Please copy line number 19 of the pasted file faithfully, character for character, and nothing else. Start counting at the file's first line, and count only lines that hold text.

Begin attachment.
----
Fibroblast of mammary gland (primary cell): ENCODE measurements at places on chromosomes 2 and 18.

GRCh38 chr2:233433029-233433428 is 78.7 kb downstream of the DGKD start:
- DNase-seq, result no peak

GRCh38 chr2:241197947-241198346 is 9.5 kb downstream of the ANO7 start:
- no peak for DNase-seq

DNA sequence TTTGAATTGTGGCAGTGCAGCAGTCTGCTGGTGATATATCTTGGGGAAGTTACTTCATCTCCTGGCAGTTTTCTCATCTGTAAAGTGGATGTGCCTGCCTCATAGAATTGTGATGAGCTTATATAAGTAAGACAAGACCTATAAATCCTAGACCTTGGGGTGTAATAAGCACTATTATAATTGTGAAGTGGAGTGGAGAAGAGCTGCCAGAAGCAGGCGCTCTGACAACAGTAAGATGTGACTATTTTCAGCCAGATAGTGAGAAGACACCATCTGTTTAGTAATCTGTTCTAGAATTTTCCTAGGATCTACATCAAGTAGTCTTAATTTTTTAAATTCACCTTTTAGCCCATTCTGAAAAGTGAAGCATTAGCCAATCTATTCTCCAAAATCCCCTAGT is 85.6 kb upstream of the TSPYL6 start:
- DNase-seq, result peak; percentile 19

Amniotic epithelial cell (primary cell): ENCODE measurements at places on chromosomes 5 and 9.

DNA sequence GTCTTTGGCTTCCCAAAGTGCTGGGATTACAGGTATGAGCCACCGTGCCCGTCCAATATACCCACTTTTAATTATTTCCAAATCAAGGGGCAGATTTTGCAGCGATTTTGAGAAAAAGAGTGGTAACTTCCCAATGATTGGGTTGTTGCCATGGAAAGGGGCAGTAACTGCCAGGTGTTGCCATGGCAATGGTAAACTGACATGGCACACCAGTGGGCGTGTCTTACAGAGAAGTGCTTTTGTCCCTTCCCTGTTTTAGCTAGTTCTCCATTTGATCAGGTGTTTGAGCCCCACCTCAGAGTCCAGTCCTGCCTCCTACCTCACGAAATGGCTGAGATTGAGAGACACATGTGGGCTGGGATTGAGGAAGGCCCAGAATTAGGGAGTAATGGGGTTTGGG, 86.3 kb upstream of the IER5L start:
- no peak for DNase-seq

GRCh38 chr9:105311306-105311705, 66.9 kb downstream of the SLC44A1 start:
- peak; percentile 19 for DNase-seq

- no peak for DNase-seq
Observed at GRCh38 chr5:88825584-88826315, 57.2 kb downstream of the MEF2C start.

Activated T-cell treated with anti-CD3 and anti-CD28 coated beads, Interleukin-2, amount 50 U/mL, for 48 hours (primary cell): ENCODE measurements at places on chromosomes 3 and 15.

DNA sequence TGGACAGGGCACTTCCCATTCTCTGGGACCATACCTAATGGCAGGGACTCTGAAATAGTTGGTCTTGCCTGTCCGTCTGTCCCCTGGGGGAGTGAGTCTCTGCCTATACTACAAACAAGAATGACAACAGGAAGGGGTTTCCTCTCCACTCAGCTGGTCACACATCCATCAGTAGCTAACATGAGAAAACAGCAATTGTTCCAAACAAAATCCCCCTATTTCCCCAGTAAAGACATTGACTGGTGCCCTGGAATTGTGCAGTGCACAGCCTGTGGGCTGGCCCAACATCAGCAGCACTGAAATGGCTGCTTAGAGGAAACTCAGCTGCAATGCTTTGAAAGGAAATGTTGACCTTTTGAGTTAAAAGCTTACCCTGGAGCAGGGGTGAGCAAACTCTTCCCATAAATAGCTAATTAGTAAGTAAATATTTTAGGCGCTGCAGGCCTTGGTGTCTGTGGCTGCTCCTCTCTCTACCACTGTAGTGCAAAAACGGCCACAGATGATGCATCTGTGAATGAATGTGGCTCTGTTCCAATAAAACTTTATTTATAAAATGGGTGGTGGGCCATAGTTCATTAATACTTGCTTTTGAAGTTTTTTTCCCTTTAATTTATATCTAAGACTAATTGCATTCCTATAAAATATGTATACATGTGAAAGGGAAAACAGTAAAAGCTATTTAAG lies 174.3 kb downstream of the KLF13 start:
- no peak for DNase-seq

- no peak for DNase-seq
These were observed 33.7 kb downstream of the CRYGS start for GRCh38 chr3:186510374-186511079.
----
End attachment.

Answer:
These were observed 33.7 kb downstream of the CRYGS start for GRCh38 chr3:186510374-186511079.